• Get your signals straight You may not be able to cage a maverick, but you can guide them. The key is to be clear about how you see the maverick contributing to the organisation, recognising that their input and impact may be different from other employees. The maverick needs to know what you expect, and what you need.
  • Work for respect, not authority Your formal authority may not have much impact on the maverick. What will have an effect is developing rapport and mutual respect. This means dialogue, and a willingness to listen to what the maverick has to say, and showing you value their opinion.
  • Feedback Mavericks don't usually intend to be obstructive, they simply don't think about how they may be affecting everyone else. For this reason, it is important that they receive feedback to focus them on how they are doing.
  • Dealing with ugly If your maverick is ‘ugly’, you have a performance problem to address. It this person is allowed to run roughshod over everyone without contributing anything positive, the entire organisation can be disrupted and the maverick should be removed.
  • Champion and protect Remember that the maverick tends not to receive a lot of peer-group support. They rely on their own mental strength rather than social sympathy. If you value your maverick, you will need to signpost them and their contributions to the wider organisation.
  • Set limits (or try!) The maverick is going to need reminding that there ARE organisational goals and boundaries that are important. Stress the need for the maverick to focus on these. Don't appear arbitrary, be clear and set high expectations.
  • Coach and engage them. Draw out their ideas, listen to their questions, and provide them with the time and space they need to fully understand themselves, rather than brushing them off. Help mavericks learn to navigate politics and the company’s culture.
  • Work with their strengths. Get out of their way, give mavericks their own space and a role where their restlessness and unconformity can be channelled to good use. Mavericks need challenges and the leeway to meet them.
  • Pick your battles Does it matter if their output is fantastic? Keep a keen eye around every aspect of their performance and impact. Stay close, set the boundaries, then give them their head, and then equally expect the fireworks –but chose the right issue and the timing of any intervention to pull them back into line.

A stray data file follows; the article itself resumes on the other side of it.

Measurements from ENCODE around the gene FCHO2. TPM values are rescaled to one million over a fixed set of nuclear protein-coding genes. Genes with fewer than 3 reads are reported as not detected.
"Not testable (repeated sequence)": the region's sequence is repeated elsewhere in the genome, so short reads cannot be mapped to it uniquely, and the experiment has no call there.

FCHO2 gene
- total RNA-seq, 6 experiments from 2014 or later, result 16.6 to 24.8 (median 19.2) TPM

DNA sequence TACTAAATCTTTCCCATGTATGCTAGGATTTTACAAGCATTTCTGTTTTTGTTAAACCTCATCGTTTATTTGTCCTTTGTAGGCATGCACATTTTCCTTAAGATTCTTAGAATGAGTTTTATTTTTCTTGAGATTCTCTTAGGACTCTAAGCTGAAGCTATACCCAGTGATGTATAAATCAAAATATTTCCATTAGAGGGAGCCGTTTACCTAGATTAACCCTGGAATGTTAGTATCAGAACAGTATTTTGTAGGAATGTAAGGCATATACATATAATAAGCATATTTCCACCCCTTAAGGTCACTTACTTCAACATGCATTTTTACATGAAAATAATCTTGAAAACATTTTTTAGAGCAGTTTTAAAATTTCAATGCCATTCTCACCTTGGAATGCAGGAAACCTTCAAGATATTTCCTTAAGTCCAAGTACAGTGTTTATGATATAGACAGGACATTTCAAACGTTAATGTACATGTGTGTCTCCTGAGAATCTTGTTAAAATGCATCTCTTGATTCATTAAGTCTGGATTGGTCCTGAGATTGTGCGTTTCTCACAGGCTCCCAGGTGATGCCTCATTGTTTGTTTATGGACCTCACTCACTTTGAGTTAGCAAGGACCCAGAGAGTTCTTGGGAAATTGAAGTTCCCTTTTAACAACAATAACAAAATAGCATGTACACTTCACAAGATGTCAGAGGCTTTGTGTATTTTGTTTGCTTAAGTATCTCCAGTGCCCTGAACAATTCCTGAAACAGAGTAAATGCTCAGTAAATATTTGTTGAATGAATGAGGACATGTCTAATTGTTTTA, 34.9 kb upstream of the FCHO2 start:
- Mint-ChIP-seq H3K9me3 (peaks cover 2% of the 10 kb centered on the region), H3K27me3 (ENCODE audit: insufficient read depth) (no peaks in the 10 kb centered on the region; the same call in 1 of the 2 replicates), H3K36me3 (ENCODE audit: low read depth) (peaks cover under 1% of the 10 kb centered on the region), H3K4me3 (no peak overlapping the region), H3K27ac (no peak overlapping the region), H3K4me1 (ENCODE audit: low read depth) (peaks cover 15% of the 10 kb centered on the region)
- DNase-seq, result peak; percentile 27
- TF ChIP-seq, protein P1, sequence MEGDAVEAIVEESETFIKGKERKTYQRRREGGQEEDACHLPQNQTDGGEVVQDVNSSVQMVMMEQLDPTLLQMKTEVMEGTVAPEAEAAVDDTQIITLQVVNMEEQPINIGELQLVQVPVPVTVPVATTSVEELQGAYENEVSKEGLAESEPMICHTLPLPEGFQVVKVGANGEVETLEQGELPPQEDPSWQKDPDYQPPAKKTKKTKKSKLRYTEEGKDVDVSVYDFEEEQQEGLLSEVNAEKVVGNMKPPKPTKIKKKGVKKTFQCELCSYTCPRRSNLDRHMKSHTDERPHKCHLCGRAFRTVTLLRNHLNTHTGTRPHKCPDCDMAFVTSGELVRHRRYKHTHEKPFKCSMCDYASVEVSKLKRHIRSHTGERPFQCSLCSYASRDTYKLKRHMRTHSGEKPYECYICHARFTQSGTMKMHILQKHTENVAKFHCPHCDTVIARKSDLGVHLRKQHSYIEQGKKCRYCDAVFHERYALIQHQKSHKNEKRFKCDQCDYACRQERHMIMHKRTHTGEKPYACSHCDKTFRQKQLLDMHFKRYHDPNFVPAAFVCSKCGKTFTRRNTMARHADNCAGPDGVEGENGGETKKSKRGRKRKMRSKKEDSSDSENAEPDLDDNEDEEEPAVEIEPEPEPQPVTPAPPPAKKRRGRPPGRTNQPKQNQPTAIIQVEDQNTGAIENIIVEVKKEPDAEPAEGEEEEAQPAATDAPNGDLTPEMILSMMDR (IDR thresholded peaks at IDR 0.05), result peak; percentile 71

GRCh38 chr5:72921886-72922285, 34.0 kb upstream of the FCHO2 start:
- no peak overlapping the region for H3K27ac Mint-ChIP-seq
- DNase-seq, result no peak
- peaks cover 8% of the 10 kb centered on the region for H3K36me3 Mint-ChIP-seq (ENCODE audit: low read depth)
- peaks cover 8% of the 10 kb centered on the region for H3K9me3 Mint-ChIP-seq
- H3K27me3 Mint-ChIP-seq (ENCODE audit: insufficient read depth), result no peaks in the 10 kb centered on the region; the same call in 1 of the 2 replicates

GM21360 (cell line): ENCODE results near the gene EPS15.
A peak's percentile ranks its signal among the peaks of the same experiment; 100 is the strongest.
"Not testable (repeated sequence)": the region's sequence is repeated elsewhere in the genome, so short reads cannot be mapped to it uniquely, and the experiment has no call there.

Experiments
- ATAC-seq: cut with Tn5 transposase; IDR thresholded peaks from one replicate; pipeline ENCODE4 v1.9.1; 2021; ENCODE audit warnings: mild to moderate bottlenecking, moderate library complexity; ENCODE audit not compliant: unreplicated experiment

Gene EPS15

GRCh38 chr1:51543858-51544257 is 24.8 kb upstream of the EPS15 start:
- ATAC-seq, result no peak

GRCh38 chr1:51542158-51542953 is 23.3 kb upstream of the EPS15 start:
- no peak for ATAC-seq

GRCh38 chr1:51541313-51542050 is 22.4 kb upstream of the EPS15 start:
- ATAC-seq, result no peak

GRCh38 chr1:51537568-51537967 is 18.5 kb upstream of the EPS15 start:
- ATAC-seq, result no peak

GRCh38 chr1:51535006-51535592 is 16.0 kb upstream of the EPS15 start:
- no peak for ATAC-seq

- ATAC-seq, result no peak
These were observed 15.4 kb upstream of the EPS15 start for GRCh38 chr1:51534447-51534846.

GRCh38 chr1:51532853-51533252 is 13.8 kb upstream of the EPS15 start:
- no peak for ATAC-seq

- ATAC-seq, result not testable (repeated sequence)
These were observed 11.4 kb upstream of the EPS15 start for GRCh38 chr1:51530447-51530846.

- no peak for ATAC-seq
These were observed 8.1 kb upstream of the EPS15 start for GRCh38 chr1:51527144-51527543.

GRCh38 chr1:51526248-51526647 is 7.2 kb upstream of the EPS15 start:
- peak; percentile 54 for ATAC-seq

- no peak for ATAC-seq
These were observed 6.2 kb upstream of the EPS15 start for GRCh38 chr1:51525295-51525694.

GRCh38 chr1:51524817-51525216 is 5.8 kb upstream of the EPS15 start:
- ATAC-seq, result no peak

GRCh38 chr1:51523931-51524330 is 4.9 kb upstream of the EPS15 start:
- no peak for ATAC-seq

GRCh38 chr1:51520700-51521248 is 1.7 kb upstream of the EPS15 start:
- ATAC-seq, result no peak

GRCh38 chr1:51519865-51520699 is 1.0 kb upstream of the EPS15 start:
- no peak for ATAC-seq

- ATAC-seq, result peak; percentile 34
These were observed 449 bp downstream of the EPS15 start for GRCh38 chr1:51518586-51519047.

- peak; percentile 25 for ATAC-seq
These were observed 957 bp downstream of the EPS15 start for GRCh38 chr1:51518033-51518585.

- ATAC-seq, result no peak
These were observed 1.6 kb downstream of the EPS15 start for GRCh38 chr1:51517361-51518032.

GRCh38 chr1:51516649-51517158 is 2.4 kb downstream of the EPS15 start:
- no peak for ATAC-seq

Balotelli the maverick contributed positively and negatively to his organisation, and you can see Mancini was a good man-manager, tolerant and patient, nurturing and disciplinarian in equal measures. Much of what determines what you will get is how the organisation and the manager tolerate the quirks and bumps along the way. Balotelli did make some telling contributions. If you can harness the maverick's energy and commitment, they can play a catalytic role in helping the organisation move forward.

There was a poignant interview with Mancini, when he admitted Balotelli’s exit was a loss, and he was genuinely sad to lose Balotelli’s talent. There was a father-like air around Mancini’s demeanour, no sign of ‘good riddance, what a relief he’s gone’.

He’s only 22, will he mature and fulfill his potential? Time will tell, but here's a quote from The Shawshank Redemption which I think sums up Balotelli's move to AC Milan:

Some birds are not meant to be caged. Their feathers are too bright, their songs too sweet and wild. So you let them go, or when you open the cage to feed them they somehow fly out past you. And the part of you that knows it was wrong to imprison them in the first place rejoices, but still, the place where you live is that much more drab and empty for their departure.

 

Ian Brookes.

Ian is the former MD of Lorien Plc,  non-executive director of several companies and above all a man who makes stuff happen.

Twitter: http://twitter.com/dnapeople

Linkedin:  http://www.linkedin.com/pub/ian-brookes/13/9a4/3b